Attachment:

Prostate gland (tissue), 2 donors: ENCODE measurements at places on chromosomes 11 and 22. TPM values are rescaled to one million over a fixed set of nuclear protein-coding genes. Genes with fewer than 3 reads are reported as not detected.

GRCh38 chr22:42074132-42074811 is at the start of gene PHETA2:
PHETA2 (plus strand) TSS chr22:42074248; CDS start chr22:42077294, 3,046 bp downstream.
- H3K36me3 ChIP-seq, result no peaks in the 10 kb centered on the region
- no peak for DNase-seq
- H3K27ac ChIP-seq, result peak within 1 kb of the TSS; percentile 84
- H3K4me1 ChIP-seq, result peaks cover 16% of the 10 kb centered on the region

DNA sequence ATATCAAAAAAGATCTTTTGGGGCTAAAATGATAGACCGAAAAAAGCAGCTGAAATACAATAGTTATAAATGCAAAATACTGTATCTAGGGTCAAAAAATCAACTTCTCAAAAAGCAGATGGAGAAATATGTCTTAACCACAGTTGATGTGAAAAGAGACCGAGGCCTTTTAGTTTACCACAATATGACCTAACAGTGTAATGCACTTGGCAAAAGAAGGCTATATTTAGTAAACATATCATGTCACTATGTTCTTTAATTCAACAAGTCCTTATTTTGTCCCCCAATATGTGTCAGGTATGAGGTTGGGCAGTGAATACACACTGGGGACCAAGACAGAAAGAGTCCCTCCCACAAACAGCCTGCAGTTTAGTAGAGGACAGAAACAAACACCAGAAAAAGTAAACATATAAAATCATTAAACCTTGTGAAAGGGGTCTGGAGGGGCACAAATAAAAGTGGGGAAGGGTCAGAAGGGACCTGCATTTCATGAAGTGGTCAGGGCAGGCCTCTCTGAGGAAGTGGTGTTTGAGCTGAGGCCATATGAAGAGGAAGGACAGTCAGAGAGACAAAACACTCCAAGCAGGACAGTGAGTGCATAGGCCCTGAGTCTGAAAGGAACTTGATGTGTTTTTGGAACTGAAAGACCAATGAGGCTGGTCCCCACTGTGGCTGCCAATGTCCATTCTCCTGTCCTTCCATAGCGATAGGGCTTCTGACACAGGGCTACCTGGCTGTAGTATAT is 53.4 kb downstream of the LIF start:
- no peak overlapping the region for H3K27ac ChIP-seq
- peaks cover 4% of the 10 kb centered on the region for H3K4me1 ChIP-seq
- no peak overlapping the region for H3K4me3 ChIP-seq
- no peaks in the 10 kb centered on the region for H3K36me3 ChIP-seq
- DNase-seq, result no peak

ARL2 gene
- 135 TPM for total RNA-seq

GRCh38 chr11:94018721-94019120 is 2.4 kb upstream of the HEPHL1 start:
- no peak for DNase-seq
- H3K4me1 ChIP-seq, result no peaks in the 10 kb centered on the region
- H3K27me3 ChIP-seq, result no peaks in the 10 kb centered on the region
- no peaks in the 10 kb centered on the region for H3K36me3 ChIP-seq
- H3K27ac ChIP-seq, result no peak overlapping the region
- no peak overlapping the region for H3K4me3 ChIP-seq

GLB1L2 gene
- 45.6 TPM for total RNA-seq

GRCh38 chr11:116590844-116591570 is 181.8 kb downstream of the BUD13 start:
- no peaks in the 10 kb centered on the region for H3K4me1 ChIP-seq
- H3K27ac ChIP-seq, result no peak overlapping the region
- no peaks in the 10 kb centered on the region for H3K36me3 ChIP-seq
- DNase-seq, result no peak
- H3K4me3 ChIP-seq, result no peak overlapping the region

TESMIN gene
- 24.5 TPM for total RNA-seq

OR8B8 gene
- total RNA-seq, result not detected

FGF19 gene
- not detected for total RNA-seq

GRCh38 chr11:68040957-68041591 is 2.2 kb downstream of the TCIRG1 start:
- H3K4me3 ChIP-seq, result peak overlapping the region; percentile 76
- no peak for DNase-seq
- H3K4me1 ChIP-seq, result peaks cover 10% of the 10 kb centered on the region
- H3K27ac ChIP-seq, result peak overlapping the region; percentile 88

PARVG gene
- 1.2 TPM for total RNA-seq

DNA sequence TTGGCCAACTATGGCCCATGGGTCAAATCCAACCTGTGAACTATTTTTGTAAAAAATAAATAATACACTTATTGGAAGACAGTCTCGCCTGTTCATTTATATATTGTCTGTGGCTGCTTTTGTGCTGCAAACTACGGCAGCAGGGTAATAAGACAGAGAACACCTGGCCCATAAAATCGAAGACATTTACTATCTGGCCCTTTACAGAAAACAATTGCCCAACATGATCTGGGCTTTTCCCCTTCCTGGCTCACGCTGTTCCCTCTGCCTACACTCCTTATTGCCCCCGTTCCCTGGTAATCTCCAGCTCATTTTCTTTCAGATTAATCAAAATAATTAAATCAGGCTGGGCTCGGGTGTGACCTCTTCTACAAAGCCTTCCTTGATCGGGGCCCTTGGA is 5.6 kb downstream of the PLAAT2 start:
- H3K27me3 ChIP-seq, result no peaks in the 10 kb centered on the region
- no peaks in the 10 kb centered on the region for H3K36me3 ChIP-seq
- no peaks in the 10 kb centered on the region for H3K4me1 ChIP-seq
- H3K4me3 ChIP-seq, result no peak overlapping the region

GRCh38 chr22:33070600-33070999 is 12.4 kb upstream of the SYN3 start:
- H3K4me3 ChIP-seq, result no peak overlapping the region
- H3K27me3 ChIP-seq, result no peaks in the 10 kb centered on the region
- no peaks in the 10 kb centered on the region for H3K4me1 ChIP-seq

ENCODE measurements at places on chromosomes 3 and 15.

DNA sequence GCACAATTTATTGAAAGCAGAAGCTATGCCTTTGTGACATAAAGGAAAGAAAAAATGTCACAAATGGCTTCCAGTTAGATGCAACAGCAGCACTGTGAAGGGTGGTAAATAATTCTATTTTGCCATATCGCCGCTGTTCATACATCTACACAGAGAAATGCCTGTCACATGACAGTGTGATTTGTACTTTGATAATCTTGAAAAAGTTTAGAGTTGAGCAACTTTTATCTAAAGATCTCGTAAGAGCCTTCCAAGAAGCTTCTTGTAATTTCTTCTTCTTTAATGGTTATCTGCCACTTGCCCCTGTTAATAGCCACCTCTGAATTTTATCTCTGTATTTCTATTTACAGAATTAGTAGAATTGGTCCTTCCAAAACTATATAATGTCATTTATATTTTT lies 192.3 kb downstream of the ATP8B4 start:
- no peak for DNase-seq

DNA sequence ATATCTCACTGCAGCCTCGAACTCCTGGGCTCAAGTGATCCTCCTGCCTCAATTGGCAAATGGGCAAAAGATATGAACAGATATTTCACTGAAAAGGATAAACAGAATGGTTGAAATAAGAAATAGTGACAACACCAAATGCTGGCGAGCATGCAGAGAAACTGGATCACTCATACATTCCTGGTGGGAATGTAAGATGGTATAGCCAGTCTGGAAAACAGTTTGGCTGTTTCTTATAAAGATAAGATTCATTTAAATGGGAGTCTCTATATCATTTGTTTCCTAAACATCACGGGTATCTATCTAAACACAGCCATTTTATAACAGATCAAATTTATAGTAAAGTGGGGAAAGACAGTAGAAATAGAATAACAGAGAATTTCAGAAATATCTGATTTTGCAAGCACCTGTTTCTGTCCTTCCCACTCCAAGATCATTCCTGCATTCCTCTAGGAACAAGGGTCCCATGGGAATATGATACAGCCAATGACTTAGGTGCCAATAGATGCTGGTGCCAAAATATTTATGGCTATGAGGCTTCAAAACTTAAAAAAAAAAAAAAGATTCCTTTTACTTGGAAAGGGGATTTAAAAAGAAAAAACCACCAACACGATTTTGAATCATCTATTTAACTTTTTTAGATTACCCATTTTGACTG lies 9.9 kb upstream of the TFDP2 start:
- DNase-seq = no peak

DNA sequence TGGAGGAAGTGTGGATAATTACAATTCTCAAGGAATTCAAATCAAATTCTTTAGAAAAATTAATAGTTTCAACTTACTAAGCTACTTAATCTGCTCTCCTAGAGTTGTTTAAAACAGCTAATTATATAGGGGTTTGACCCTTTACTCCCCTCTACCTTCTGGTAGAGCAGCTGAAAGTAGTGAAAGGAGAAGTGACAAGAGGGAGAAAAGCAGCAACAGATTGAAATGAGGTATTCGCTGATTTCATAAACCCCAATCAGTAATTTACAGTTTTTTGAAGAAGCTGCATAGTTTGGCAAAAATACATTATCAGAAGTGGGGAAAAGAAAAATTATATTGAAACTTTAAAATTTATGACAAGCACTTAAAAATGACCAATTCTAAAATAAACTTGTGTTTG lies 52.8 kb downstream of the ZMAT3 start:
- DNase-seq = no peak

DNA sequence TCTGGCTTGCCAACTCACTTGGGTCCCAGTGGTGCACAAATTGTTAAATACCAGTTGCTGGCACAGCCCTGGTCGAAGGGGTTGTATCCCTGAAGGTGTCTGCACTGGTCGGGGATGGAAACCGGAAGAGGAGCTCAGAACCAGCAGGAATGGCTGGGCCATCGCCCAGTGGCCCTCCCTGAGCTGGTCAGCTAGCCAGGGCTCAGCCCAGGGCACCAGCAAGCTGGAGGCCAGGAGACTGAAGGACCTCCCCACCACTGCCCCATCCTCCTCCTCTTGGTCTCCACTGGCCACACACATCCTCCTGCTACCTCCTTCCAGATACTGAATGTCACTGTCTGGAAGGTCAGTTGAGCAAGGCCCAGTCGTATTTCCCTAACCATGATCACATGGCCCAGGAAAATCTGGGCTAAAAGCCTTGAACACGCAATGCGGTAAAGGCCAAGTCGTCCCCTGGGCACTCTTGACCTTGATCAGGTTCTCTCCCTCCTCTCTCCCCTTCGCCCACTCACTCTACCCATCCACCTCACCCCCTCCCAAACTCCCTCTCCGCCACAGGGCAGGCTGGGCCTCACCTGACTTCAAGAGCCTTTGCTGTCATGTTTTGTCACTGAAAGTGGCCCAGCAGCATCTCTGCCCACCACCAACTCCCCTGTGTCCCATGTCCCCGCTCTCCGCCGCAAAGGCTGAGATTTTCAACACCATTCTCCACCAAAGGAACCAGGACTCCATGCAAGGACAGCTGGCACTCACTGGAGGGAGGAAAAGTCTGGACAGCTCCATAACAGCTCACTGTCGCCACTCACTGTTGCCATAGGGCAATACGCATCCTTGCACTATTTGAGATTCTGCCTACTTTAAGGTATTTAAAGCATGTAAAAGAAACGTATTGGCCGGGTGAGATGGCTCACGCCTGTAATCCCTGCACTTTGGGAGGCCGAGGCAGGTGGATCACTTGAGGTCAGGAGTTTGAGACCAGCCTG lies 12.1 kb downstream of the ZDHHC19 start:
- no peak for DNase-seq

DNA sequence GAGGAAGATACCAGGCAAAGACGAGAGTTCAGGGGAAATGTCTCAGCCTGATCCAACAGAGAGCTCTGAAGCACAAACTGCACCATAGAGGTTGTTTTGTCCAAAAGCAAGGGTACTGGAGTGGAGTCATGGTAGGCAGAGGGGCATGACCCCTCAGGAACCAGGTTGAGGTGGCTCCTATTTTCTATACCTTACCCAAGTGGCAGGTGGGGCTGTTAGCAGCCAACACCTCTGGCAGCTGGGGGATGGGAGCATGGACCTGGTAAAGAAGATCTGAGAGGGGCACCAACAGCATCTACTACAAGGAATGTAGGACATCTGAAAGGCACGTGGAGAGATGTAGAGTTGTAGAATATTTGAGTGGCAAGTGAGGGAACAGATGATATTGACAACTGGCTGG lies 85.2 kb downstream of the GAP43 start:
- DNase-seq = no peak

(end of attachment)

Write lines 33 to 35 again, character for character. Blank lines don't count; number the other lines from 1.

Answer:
OR8B8 gene
- total RNA-seq, result not detected

FGF19 gene